Scientific name: Hopea ferrea
Family name: Dipterocarpaceae

Malut trees in Taman Tugu
The Malut tree is an indigenous rainforest species found amongst the 4,100 trees added to the Taman Tugu site, selected in collaboration with the Forest Research Institute of Malaysia (“FRIM”) and Malaysian Nature Society (“MNS”). These are one of the trees being added which are classified in ‘Endangered’ in the International Union for Conservation of Nature (“IUCN”) Red List of Threatened Species as these trees are heavily harvested for its timber.

Physical Features
The Malut tree is an evergreen tree growing from 15-30 m tall, with slender drooping twigs and no buttresses. The flaky bark is red-brown to dark brown in colour. The ovate shaped leaves are leathery and usually with gland-like domatia in the axils of veins. The young leaves are bright red and become glossy green as they matures. There are 6-9 pairs of secondary veins and ladder-like tertiary veins. The twigs are dark brown and smooth, often slightly zigzagging. The petiole and stipule falls off early, leaving a faint stipular scar. The flowers occur in clusters which is up to 8 cm long. The flowers are small, cream to pale yellow, honey scented, and covered in soft hairs. The flower buds are ovoid. The fruit has 2 long wings which is spatula-shaped, and 3 shorter wings. The fruit is pale green, ripening pinkish orange. The nut is cylindrical with an abruptly tapering tip.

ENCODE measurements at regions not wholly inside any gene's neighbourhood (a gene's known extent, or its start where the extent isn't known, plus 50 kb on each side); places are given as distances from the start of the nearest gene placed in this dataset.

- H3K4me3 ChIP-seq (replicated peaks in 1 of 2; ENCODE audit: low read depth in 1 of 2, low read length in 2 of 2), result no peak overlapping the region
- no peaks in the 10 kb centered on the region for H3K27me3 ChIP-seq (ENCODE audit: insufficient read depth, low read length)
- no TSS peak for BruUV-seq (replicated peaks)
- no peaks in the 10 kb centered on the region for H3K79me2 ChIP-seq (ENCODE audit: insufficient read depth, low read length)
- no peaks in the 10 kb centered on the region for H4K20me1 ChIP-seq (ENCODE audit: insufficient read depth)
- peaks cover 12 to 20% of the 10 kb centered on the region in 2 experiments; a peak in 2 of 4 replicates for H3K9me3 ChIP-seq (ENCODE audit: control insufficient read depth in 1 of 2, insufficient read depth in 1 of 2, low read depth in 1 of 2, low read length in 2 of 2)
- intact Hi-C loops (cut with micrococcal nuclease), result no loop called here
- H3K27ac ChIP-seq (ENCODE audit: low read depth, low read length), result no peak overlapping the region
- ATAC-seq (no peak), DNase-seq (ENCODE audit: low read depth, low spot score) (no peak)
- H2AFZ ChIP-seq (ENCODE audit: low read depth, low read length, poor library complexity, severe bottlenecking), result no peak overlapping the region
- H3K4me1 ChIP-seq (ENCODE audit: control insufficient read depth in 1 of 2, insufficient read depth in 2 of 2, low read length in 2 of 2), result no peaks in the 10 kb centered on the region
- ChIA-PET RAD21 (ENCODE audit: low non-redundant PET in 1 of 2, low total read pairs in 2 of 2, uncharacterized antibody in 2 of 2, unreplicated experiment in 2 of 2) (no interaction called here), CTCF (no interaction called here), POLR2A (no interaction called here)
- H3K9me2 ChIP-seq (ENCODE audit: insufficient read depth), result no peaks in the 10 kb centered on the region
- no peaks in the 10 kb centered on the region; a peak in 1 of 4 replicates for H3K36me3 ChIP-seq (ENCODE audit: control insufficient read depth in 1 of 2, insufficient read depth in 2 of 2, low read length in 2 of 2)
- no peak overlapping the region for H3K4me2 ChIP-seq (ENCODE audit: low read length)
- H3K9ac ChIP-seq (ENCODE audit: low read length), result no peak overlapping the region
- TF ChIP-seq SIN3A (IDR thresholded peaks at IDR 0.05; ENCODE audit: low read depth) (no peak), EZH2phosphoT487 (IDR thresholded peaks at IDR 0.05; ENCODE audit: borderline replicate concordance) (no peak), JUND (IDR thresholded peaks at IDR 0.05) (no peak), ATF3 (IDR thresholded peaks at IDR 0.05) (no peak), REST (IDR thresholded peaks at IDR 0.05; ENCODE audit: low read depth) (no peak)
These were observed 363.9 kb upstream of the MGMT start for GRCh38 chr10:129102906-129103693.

The Malut tree is a valuable source of timber and resin. It is a commercially important timber with heartwood colour of dark yellow or brownish yellow to brownish red. The wood is fine-grained, very heavy, durable, and resistant to the attacks of insects. It splits easily when dry. It is used for heavy construction work, boards, furniture and boat making, etc. The trunk of the Malut tree also contains a yellowish and very aromatic resin.

These tropical trees are found in lowland deciduous evergreen forest, mostly on rocky ridges and limestone. These trees are native to the north western part of Peninsular Malaysia, Thailand, and Indochina.